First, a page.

Gavin Harrison: Lie Detecting

Gavin Harrison, who has contributed to some of the pinnacles of progressive music in recent years, is used to playing in big bands. Right now however, he’s waxing evangelical about big band music.

He recalls his youthful introduction to it. “My dad was a trumpet player, and when I was eight or nine he took me to a gig at the BBC studios at Maida Vale. Because I was little I was allowed to sit down next to the drummer, and I heard this huge sound, all around me. Such an impact! So I’ve loved it all my life.

“Now I didn’t play much jazz to start with, because when you’re working as a drummer you drift into groups. Plus, that level of complexity requires a musician of some maturity, a good reader, with experience. Many big bands wouldn’t want a teenage kid playing… despite what the film Whiplash might tell you. So my intention with this record was to mix things up, push the musical boundaries. Boundaries are bullshit. I don’t like genres, borders, fences…we’ve got enough borders in the world.”

Gavin is discussing his ambitious new album, Cheating The Polygraph, which will confuse, bedazzle and ultimately blow people away. He’s best known for his work as drummer with Porcupine Tree and King Crimson, though his eclectic CV over an impressive 35-year career includes stints with everyone from Iggy Pop to Renaissance to Kevin Ayers; from Bowie bassist Gail Ann Dorsey to 2-step garage act Artful Dodger.

The Harrow-born virtuoso has created what might loosely be called a big band jazz album. Yet, just to twist things around further, he’s done this not by playing jazz standards or by rustling up new genre-pastiche jams, but by re-imagining eight Porcupine Tree songs in said style – and not the ones you might expect.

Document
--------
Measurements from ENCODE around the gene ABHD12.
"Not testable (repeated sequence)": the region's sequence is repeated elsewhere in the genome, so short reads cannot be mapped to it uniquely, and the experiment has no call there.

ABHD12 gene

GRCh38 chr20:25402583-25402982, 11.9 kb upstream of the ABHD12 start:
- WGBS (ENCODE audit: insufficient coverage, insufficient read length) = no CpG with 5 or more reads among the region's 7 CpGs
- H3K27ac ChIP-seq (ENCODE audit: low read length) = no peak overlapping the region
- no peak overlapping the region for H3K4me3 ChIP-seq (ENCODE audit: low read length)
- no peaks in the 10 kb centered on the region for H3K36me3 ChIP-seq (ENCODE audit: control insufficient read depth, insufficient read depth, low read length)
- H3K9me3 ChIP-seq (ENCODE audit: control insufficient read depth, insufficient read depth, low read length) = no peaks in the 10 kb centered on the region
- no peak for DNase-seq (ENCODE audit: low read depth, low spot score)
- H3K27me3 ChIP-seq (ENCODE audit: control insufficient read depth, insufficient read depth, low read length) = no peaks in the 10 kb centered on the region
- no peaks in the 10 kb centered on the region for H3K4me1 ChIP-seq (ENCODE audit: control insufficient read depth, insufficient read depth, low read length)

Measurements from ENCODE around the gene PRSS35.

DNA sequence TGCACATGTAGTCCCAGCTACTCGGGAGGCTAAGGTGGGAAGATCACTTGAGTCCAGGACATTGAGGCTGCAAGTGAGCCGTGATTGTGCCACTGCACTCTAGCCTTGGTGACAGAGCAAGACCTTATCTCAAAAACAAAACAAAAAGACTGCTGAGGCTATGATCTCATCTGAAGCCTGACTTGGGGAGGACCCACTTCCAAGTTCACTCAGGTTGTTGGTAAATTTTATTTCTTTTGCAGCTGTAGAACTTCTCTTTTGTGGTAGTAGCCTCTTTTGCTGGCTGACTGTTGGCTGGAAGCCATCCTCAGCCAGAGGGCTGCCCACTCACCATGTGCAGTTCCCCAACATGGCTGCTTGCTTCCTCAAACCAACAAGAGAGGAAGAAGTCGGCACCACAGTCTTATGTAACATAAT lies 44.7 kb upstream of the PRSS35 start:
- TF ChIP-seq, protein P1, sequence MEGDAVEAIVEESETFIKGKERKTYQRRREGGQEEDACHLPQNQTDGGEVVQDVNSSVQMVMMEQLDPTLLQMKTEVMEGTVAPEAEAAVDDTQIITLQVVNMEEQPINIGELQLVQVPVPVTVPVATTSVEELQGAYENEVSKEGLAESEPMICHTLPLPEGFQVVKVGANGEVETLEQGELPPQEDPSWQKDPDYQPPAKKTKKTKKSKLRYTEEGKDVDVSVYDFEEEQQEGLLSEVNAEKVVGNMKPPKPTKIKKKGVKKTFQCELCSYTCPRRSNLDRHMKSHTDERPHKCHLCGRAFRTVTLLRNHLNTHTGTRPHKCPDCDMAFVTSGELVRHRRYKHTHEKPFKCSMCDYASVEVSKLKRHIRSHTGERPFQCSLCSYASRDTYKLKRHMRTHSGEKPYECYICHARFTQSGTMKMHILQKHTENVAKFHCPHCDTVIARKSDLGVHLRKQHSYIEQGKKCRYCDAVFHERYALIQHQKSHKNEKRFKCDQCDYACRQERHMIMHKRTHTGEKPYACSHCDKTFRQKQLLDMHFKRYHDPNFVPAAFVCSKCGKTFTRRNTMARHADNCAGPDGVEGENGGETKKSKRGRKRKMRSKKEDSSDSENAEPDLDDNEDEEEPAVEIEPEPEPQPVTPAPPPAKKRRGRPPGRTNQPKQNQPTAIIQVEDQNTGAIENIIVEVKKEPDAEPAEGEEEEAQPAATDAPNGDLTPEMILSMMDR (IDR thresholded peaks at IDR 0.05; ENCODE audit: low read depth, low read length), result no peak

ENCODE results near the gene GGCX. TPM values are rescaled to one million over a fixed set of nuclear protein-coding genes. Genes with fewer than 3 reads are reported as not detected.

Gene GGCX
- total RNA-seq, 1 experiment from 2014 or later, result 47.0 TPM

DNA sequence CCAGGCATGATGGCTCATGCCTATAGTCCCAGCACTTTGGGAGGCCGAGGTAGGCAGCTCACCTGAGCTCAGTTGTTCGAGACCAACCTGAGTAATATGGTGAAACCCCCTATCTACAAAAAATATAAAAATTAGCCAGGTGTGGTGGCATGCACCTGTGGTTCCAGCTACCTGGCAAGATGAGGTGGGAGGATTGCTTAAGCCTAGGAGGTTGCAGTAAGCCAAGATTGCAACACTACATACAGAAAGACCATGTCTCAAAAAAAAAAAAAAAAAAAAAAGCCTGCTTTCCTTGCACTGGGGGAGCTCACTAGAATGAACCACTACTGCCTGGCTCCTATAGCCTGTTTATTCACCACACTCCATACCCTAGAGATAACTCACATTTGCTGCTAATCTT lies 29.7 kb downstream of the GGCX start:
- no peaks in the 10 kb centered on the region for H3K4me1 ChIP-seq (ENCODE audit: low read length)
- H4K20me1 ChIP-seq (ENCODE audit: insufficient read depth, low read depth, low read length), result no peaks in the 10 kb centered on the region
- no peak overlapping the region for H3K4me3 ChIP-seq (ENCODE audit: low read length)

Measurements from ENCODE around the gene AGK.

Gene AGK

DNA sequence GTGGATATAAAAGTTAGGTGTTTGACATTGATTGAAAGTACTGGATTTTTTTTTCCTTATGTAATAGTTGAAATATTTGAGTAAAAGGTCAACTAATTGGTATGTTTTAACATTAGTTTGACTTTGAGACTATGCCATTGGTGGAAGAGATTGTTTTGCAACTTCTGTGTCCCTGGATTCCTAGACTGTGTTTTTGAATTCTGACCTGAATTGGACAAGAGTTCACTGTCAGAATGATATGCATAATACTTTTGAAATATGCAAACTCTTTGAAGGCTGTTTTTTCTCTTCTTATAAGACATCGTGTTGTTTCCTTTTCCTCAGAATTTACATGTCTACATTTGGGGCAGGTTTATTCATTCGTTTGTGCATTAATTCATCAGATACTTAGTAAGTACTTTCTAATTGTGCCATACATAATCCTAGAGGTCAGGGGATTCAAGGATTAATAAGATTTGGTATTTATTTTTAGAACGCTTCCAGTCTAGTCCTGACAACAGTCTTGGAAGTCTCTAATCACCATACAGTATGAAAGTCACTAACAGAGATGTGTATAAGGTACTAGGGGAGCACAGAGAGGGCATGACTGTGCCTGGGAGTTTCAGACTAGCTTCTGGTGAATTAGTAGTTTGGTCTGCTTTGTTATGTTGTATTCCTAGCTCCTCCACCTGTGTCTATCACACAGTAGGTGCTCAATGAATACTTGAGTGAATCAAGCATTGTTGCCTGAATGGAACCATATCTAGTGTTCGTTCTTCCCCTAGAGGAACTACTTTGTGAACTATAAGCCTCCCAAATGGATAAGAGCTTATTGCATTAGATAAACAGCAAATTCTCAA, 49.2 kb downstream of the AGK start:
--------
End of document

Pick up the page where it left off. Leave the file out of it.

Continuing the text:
“An awful lot of work has gone into this. It’s taken five years, really. We built it track by track, from the foundations up. Each track took months, to-ing and fro-ing with the arrangements. I’d listened to the Porcupine Tree songs, thinking, ‘How could I adapt this?’ There were another eight or 10 that I started with that were abandoned. So there are rare B-sides like So Called Friend, Mother And Child Divided and What Happens Now? from an EP. It’s not just the most popular or obvious.” What his ensemble have done with The Pills I’m Taking (from Anesthetize) has to be heard to be believed.

“I wanted it to make sense as an entity to people who don’t even know Porcupine Tree,” he explains. “Most of the players on it weren’t familiar with the band’s music. When I played the originals afterwards, they couldn’t believe it. These aren’t just ‘covers’. You have maybe a clarinet where there was a guitar, a trombone where Steven’s [Wilson] voice was… I want people to open their minds.”

The album requires a leap of faith from fans of both Porcupine Tree and Gavin’s own diverse body of work. His grand-scale pet project invites you to embrace a new language. “You need a big idea,” he states, enthused. “I first asked Laurence Cottle [jazz-fusion bassist who’s played with Alan Parsons Project and Bill Bruford] to arrange Futile – possibly the most heavy metal thing we ever did as Porcupine Tree – and that worked so well as a complete opposite. A good album has a theme, which isn’t the same as a concept – there are no lyrics here. And if I hadn’t done Porcupine Tree songs, Prog wouldn’t be talking to me now.”

That’s debatable. By any standards, it’s exploratory, out-there music, and often sounds like scores to strange films not yet made, so it succeeds on its own terms. You might not know much about jazz but Cheating The Polygraph rings true on every level.

“OK, but I figured maybe the prog rock fraternity wouldn’t have been so interested. If you keep an open mind, there’s a lot to hit you. The phrase ‘big band’ sends shudders through some people, gives them an image of Glenn Miller. The genre can dictate what people think before they’ve heard it. If you don’t recognise a genre’s strengths, you’ve got nothing good to compare the music to. For example, if you hear something and it calls to mind Steely Dan or ELP or 70s Genesis, your mind might instinctively tell you, you’re going to like this, whatever it is. Whereas if you’re going, ‘Oh, God, I’ve never heard anything like this…’ you can be scared off.